Tribes thrive when they connect and coordinate and synchronize. They work when they create a cultural connection. But they can't thrive when they merely embrace (or deny) the reality of the world around them.
You can choose not to ride a bicycle, but it makes no sense to deny that bicycles exist, regardless of how important your tribe thinks the panda bear is... unrelated ideas, ideas that don't benefit from being put in opposition to one another.
As you organize and lead your tribe, then, the opportunity is to be crystal clear about what you stand for, but to give the alert observers within your clan the ability to stick with you and what they believe without having to pretend that the world outside doesn't actually exist.
Just ten years ago, what difference could you possibly be expected to make?
How could you make music without getting picked by a record label, or help the local community garden more than showing up on Saturday to pull weeds? How could anyone expect you to change a conversation, or raise enough cash or move the needle more than a little?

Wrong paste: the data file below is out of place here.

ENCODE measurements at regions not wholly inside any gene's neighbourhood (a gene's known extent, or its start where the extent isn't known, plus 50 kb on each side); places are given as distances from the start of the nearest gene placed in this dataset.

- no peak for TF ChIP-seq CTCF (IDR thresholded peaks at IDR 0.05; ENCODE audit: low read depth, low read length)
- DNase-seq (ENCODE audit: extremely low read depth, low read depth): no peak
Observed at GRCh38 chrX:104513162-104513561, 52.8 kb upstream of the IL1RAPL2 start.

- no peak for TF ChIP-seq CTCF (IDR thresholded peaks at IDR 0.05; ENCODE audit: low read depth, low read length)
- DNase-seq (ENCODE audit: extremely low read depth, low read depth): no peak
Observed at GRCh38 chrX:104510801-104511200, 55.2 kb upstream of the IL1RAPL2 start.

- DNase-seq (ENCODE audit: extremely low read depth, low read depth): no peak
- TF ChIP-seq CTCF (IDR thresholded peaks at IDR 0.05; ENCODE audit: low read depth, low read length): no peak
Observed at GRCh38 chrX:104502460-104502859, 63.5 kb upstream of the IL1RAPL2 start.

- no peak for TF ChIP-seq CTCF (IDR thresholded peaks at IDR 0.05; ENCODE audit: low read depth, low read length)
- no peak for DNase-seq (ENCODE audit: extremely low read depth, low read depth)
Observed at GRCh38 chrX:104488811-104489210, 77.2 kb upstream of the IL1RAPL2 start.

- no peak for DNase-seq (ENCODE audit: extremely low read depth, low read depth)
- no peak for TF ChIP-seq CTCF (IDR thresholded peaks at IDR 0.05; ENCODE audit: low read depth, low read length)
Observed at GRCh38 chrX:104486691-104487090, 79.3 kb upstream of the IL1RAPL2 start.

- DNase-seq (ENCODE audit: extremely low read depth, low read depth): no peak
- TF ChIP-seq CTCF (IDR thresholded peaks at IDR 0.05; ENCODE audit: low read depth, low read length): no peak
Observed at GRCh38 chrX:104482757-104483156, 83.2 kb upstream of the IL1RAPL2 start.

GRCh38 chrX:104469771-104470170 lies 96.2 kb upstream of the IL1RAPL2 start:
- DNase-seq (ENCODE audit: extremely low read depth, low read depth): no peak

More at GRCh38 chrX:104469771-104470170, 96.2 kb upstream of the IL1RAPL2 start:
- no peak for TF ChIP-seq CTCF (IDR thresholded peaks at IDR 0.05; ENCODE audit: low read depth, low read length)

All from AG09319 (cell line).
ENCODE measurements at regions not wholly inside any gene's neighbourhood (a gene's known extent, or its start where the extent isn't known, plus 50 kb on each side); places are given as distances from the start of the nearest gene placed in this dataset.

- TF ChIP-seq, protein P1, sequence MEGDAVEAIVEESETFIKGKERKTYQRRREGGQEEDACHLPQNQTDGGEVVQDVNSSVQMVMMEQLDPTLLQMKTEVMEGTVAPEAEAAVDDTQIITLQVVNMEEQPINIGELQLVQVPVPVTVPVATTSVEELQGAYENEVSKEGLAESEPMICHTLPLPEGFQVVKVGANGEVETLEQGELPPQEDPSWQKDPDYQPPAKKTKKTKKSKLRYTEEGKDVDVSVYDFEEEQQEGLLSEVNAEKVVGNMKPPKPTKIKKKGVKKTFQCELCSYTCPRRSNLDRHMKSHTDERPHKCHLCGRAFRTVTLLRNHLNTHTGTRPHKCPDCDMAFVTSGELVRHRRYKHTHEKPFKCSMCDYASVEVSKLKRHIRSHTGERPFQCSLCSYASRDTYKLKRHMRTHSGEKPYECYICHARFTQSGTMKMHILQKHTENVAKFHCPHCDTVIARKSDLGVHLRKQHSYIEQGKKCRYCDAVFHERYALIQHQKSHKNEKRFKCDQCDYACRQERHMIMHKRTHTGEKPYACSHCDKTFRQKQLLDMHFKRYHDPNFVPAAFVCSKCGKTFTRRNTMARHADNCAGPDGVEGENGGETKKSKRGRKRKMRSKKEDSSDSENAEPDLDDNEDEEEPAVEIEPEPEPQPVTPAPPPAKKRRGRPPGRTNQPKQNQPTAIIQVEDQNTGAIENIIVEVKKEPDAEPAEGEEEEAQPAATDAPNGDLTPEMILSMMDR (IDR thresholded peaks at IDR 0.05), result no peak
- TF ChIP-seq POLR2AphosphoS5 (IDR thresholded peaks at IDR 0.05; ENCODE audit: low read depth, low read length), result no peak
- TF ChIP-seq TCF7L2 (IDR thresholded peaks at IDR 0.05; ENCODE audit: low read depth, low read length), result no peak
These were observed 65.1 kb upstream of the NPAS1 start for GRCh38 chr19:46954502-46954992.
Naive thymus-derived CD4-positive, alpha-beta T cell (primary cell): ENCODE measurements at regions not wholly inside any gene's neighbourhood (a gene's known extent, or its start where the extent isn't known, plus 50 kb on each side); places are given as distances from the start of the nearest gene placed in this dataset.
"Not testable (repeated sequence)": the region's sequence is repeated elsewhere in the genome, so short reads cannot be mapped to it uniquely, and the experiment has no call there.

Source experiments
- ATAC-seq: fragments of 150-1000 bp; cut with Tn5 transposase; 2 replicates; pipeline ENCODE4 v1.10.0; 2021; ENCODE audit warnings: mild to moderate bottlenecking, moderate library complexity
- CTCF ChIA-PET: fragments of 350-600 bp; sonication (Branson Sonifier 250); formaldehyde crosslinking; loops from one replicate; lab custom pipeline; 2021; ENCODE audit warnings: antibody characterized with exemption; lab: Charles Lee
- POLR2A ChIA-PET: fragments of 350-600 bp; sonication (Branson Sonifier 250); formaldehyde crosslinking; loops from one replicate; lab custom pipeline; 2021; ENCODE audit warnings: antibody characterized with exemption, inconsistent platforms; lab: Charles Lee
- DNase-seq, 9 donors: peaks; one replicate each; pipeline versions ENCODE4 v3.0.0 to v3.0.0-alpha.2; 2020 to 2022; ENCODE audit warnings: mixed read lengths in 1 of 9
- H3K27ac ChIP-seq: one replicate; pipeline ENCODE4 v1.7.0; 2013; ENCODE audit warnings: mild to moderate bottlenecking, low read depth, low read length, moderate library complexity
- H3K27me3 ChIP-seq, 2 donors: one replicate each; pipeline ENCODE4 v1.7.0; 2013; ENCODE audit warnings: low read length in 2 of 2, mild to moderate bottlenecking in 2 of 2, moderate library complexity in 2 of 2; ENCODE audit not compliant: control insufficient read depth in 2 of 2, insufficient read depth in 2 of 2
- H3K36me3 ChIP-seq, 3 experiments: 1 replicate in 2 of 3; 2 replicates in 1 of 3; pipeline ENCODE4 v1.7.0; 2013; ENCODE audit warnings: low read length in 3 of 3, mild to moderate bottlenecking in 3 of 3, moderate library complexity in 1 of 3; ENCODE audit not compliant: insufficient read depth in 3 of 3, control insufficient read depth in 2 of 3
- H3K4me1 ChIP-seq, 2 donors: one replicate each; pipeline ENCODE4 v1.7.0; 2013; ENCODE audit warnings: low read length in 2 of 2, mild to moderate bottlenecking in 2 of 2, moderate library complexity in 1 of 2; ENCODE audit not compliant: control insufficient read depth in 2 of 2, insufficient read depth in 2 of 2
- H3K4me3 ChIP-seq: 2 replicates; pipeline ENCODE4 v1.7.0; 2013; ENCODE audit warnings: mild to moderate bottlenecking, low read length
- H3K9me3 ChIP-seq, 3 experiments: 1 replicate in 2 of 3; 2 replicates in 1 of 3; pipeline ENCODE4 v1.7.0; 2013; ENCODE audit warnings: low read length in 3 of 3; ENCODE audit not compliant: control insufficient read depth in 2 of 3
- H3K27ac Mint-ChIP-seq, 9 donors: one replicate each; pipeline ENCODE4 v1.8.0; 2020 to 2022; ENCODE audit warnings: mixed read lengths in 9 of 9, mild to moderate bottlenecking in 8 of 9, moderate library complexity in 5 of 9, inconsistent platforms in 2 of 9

Today, armed with Mailchimp and Indiegogo and Vimeo and Meetup and a dozen other nearly free tools, you can make quite a ruckus.
You can organize a hundred or a thousand people and get them in sync with a weekly newsletter. You can tailor goods or services or a cause to a small group of people that really want to hear about it and really want to spread the word. You can self publish to your thousand true fans, you can host an event or a dozen events, you can enable your work to become famous to the crowd that matters.
If you care enough.
Why did McDonald's post signs saying, "More than a billion sold"?
Why do some people pay big money to go to galas that support charities, but not donate otherwise?
Why was the guy on the plane yesterday reading The Fault in Our Stars, years after it came out?
Why are some hipsters getting their tattoos removed?
What makes so many people vote against their long and short-term interests?
How come it's so easy to like or dislike a person, a brand or a politician before we even get to know much about them?
What's a fair price to pay for a decent bottle of wine?